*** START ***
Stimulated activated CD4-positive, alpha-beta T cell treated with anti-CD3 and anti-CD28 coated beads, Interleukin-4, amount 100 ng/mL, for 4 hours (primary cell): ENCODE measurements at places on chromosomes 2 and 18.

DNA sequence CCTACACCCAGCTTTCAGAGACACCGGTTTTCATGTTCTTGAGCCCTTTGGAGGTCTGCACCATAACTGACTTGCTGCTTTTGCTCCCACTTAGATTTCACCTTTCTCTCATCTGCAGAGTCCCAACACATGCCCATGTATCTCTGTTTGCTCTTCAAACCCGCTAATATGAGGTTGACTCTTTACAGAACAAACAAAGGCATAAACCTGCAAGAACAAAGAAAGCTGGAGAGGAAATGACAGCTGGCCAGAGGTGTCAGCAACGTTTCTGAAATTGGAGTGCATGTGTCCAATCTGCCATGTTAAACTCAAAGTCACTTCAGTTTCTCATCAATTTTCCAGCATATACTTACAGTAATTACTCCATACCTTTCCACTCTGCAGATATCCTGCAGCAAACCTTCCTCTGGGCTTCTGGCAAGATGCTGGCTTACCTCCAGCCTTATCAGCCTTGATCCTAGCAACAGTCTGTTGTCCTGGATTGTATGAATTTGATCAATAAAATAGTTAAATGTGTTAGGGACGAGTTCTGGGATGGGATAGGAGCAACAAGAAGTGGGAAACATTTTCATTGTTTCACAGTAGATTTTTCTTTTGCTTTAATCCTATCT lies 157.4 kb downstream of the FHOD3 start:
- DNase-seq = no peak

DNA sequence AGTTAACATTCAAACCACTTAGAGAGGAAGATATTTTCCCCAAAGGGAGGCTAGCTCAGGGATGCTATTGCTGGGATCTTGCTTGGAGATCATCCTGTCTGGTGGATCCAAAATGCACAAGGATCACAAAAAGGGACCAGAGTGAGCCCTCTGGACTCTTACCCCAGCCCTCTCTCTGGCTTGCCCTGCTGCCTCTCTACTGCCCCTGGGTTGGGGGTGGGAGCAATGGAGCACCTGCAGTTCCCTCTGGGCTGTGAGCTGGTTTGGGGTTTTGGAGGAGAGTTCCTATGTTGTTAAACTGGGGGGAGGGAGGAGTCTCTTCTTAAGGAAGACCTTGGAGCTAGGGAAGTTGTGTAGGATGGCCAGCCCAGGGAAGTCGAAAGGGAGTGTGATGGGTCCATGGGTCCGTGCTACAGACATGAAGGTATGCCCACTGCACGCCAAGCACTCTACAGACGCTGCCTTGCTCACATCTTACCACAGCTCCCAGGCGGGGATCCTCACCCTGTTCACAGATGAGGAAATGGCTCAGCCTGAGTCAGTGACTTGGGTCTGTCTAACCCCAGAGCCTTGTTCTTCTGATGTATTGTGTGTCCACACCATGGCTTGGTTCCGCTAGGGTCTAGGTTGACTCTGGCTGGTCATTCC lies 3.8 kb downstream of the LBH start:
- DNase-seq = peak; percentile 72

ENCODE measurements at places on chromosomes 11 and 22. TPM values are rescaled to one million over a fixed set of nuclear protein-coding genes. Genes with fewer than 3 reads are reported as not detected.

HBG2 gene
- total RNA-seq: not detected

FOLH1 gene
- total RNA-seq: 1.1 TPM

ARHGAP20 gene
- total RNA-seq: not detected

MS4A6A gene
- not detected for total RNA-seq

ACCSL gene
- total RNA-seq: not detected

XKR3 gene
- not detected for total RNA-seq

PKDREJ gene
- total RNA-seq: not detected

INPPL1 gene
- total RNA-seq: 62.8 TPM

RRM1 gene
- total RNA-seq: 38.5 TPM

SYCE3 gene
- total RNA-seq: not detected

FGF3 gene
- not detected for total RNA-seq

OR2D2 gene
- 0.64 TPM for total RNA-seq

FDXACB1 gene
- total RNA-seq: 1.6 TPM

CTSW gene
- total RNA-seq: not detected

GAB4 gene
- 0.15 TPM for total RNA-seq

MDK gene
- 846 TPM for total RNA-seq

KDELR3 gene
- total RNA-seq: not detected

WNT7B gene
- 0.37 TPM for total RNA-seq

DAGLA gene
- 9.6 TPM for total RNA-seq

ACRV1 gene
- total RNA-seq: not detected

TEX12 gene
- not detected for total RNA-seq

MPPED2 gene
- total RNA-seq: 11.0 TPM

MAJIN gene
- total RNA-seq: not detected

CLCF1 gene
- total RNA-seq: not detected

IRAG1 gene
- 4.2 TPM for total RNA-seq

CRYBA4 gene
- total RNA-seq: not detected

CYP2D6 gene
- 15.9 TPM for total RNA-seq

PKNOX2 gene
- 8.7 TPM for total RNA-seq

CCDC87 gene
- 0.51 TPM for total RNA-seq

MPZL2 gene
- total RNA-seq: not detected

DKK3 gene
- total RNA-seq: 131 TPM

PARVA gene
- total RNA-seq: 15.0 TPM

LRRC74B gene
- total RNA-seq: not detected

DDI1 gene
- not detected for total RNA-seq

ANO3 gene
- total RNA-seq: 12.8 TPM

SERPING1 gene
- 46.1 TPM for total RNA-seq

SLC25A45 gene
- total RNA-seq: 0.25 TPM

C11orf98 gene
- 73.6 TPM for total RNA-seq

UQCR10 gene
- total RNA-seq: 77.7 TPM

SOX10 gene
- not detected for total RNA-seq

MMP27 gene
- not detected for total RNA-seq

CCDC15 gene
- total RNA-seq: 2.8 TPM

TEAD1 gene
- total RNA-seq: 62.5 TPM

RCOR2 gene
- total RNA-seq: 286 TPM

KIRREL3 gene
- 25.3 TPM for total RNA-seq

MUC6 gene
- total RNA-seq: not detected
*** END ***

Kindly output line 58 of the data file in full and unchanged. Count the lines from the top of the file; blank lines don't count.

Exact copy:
- total RNA-seq: not detected